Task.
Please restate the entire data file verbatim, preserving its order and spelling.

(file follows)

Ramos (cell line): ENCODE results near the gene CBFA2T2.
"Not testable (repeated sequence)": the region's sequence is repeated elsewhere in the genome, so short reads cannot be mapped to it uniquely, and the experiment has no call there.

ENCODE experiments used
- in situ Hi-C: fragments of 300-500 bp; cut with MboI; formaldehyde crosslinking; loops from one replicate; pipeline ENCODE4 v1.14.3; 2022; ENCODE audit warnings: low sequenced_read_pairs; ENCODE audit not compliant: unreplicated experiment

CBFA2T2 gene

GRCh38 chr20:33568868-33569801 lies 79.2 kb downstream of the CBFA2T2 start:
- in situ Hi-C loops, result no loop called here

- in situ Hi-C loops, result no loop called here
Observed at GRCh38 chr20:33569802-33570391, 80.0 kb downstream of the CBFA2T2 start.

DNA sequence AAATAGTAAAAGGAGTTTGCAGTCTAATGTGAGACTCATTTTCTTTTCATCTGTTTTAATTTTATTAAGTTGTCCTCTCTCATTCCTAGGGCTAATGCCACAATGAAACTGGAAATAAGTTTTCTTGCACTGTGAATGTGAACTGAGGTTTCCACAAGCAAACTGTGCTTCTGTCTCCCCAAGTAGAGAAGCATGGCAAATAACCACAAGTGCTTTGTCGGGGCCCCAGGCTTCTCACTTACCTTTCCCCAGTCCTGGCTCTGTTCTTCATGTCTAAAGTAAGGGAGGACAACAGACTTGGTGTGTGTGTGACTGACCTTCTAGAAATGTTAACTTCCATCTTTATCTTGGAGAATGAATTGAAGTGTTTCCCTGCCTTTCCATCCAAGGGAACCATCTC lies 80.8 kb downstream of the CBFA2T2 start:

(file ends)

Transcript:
Ramos (cell line): ENCODE results near the gene CBFA2T2.
"Not testable (repeated sequence)": the region's sequence is repeated elsewhere in the genome, so short reads cannot be mapped to it uniquely, and the experiment has no call there.

ENCODE experiments used
- in situ Hi-C: fragments of 300-500 bp; cut with MboI; formaldehyde crosslinking; loops from one replicate; pipeline ENCODE4 v1.14.3; 2022; ENCODE audit warnings: low sequenced_read_pairs; ENCODE audit not compliant: unreplicated experiment

CBFA2T2 gene

GRCh38 chr20:33568868-33569801 lies 79.2 kb downstream of the CBFA2T2 start:
- in situ Hi-C loops, result no loop called here

- in situ Hi-C loops, result no loop called here
Observed at GRCh38 chr20:33569802-33570391, 80.0 kb downstream of the CBFA2T2 start.

DNA sequence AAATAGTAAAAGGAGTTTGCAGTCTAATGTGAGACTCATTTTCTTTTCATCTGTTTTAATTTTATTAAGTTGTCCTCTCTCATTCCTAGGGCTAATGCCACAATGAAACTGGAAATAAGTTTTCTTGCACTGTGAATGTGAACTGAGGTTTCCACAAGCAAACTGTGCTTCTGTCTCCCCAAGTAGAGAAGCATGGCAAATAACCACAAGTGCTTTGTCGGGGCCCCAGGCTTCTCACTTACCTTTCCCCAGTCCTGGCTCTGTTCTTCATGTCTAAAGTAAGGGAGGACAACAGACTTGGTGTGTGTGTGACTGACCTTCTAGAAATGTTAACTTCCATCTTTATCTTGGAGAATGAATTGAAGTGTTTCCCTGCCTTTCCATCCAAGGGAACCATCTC lies 80.8 kb downstream of the CBFA2T2 start: